This is an analogy that helps me better
understand the big picture concerning how each of
us is descended. When the results of the
thousands of hours of historical connecting I do
is displayed visually, I see maps. These are maps
of paths leading to and from what I think of as
intersections, and some of these paths can be
followed in the same general direction through
more than 70 intersections.
An intersection is a family group. Following
along with the map analogy, each intersection has
two paths leading in from the north; the mother's
line and the father's line. Each intersection has
as many paths leading out to the south as the
number of children of that couple (which could
range between zero and, according to Guinness,
69). The paths of unmarried children are
deadends. The paths of married children lead to
another intersection.
A family with ten children would create an
intersection of 12 paths. Two of these lead to
the north, or back into the past, and ten of
these lead to the south, or toward the present
time.
Every married child is located in two
intersections (actually it could be more,
considering multiple marriages, but we'll skip
that level of complexity for now). She or he
appears in the intersection that contains her or
his parents and siblings, and she or he also
appears in the intersection that contains her or
his spouse and children (if any).
So while I'm mapping out tens of thousands of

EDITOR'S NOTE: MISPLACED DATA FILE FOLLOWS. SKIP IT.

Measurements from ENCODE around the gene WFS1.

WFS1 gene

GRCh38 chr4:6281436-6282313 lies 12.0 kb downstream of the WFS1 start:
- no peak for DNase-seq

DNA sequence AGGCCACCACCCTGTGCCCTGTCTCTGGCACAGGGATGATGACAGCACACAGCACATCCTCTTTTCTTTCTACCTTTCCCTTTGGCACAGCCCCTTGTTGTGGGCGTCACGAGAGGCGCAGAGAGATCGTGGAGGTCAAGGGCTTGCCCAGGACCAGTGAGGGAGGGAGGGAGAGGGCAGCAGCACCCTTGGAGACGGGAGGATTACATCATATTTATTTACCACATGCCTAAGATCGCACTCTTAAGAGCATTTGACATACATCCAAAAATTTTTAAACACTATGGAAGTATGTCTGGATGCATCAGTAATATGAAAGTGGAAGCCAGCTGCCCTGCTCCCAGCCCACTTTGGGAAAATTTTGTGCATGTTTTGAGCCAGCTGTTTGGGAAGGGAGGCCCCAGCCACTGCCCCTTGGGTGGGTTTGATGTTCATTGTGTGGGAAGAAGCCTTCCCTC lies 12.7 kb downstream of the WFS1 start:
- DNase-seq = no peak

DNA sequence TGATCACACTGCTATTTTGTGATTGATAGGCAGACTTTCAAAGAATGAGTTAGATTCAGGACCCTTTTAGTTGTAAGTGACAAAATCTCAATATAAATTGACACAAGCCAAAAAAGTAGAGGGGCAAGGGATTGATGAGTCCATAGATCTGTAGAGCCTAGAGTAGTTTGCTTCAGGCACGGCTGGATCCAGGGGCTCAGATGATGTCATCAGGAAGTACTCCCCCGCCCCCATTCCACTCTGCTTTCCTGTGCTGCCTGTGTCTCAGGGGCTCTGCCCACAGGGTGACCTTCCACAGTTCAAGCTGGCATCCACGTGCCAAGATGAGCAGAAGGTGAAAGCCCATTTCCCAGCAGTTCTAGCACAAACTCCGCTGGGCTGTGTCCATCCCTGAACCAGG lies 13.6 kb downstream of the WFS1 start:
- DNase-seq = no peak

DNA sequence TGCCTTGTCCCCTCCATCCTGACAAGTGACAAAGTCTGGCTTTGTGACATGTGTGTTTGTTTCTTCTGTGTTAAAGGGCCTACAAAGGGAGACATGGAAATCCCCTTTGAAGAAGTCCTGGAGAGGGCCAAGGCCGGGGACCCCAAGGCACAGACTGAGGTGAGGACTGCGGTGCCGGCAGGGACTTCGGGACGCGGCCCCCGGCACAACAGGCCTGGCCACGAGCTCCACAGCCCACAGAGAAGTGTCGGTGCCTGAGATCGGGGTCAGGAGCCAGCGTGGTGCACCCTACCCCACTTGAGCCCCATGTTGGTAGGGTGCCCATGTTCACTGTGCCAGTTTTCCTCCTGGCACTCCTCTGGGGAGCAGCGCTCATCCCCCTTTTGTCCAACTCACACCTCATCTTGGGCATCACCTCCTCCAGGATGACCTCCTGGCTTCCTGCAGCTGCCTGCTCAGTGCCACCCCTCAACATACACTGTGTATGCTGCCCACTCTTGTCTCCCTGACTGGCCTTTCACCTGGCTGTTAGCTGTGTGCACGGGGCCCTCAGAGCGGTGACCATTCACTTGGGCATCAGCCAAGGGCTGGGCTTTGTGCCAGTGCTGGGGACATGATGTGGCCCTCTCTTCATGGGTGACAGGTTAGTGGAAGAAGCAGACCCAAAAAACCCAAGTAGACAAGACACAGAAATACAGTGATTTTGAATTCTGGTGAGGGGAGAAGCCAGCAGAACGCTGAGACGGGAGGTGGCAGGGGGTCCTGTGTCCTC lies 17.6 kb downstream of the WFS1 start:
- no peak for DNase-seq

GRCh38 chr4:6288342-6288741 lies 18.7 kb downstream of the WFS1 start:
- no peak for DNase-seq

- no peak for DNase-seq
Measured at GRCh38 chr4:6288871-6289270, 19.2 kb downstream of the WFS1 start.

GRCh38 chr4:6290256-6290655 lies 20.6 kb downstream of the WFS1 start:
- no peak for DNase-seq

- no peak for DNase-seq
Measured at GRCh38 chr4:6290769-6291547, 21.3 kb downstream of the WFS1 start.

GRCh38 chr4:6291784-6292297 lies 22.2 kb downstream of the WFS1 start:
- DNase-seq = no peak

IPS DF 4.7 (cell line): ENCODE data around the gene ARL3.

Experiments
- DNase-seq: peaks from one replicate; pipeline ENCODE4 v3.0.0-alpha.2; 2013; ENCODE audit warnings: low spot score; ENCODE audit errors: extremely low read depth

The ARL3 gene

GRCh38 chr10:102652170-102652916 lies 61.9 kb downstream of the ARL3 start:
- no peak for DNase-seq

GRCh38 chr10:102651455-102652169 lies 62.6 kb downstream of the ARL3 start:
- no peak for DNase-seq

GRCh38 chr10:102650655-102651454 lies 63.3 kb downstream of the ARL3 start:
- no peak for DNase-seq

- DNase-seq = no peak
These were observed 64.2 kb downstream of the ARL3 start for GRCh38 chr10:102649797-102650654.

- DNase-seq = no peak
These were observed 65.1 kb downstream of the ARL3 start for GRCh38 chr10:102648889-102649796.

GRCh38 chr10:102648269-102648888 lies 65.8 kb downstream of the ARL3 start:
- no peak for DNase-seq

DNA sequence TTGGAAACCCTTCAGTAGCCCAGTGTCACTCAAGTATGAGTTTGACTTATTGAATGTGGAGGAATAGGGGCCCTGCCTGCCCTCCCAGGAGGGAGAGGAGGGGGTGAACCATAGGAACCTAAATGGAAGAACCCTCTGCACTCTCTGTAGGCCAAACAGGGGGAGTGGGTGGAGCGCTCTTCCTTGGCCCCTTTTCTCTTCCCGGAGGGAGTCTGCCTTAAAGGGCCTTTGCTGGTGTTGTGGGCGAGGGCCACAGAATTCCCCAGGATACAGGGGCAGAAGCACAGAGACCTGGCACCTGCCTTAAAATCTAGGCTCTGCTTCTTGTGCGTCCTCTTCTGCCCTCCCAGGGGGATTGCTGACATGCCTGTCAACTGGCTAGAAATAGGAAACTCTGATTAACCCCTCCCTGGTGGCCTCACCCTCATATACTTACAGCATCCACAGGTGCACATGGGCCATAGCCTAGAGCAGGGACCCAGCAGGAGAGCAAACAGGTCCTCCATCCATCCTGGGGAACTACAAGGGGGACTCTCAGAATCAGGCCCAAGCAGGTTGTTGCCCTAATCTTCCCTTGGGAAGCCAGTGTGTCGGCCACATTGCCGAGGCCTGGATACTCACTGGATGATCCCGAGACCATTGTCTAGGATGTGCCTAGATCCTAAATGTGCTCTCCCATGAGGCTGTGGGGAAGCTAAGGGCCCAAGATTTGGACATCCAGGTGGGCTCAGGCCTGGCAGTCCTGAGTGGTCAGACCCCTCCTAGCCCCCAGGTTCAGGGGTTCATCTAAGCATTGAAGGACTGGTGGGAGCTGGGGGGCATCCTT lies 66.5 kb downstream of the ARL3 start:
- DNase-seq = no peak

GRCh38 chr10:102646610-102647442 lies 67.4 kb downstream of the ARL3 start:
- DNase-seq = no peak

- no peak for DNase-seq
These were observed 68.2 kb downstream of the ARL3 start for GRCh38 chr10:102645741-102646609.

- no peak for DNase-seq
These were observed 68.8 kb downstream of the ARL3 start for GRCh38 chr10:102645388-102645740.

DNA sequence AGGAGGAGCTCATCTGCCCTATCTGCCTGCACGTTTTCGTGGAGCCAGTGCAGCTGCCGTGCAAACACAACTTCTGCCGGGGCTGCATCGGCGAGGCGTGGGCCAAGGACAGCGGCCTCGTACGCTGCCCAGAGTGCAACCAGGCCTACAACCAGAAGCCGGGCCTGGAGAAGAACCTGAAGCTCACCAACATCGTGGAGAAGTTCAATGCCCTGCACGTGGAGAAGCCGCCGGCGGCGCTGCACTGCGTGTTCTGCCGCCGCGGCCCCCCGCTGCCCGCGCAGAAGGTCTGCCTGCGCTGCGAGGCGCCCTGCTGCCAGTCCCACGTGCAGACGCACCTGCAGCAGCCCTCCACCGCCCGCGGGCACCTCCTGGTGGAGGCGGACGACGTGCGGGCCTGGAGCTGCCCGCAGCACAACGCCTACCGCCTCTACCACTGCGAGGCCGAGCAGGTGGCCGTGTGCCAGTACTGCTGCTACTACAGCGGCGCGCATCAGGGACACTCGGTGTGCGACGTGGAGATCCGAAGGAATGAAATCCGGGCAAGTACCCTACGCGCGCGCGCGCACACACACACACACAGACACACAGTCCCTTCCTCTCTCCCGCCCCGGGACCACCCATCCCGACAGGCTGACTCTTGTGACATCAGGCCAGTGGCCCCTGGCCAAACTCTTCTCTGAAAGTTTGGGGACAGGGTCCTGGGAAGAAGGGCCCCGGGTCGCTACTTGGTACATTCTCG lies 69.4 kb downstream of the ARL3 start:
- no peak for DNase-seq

intersections, I think of them in terms of
probability. That is, the probability of a person
of today passing through that particular
intersection as she or he follows her or his
pathways to the past through ancestors.
Although quantifying them is difficult, they
fall somewhere within a range of zero to ten. The
rating depends on the number of children and the
period of time. In your search for ancestors, you
will never pass though the intersection of a
couple without children, so this is clearly a
"0". For me, of all the millions of
intersections that have been created this
century, I only pass through a maximum of three
(my parents' and both sets of grandparents').
Therefore, all intersections created this century
are basically a "0" for me, as well as
for most other people searching for ancestors.
But the possibility begins climbing in the
previous century, and accelerates with each
earlier century. Considering the number of
intersections each of us passes through over
time, the probability of passing through some
specific intersections must reach very close to
100% at some point a number of centuries ago.
These intersections would be rated
"10".
To gain perspective, consider Mayflower
descendants. According to the Mayflower Society,
the 26 Mayflower families (intersections) with
known descendants account for 35 million people
living today. On average, that would be 1.3
million people who pass through each of those
intersections from just four centuries ago. What
would the numbers increase to four or six
centuries before then? Also, those 35 million
Mayflower descendants pass through a very large
number of additional intersections that were
created during the time of the Pilgrims' arrival.
Based on what I've seen so far, it appears
that a large number of intersections with a half
dozen children, created before the end of the
previous millennium, would be rated at least a
"7" and maybe as much as a
"9".
If this is true, what does this suggest about
intersections that were created B.C.? Could it be
that most of them, or at least most of those with
grandchildren, would rate very close to a
"10" for all of us?